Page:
A bail order is discretionary but “discharge” means putting an end to the proceedings. A termination of the proceedings means there is no case for proceeding at all against him. That is absurd, because if such is the position, bail would be granted just for asking.

When there is no prima facie case, the court will not consider anything else. So, those who did not get bail for a number of years, and whose applications were repeatedly rejected by various fora, were subsequently discharged by saying that there was no prima facie case against them. This is very unusual and cannot be accepted. You believe material in the police papers is unreliable in the case of some accused but you are using the same material to proceed against some other accused. The charges are of abduction, murder, confinement, etc. That means you believe the theory that Sohrabuddin Sheikh was abducted, confined and was murdered. But you believe that only some accused have not done it. What is the basis for this? It is all absurd.

With regard to judge Loya’s death, should the Supreme Court have conceded the demand for a proper inquiry, if only to instil confidence among members of the lower judiciary?

Judge Loya’s death is ultimately a matter of speculation, as it depends on evidence. The Supreme Court did not find any substance in the allegation that his death might not be natural. Therefore, it was of the opinion that it did not require an independent probe.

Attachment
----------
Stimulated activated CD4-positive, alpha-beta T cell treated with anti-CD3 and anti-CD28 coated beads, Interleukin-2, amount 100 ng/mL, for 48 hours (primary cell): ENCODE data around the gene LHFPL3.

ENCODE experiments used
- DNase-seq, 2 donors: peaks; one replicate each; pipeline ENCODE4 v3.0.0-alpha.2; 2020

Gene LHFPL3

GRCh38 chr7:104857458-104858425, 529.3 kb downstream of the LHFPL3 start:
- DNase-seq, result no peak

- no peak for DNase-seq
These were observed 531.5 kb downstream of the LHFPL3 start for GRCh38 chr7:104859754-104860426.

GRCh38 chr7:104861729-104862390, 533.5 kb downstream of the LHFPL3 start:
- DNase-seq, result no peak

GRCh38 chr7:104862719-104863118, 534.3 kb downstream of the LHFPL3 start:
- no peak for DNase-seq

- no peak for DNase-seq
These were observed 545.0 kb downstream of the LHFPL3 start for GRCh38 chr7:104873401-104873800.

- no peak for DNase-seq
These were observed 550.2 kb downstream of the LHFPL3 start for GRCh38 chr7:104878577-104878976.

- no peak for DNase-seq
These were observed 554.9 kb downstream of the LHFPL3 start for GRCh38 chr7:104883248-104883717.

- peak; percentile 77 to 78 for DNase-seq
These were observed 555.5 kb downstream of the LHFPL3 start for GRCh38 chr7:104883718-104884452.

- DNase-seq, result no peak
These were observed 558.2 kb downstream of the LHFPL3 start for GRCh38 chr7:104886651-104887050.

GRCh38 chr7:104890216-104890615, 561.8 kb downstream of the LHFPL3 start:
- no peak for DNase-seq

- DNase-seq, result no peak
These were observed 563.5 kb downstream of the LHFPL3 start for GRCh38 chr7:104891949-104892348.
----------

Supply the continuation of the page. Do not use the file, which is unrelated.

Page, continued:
As an experienced High Court judge how do you look at the Chief Justice function as the master of roster? Does he have the power to pick and transfer part-heard matters from one judge to another? How does a Chief Justice ensure that cases are rationally allocated among judges?

As far as the roster is concerned, of course the Chief Justice assigns the matter, and he is the master of roster in the High Courts too. I don’t know whether he consults some senior judges before he assigns matters to different benches.

I don’t find anything wrong in that system because even in the district court, the Principal District Judge assigns matters to the judges subordinate to him. Somebody has to distribute the business of the court to different benches and there can’t be anyone other than the Chief Justice to do so. I don’t think there should be a collegium for a simple matter like assignments.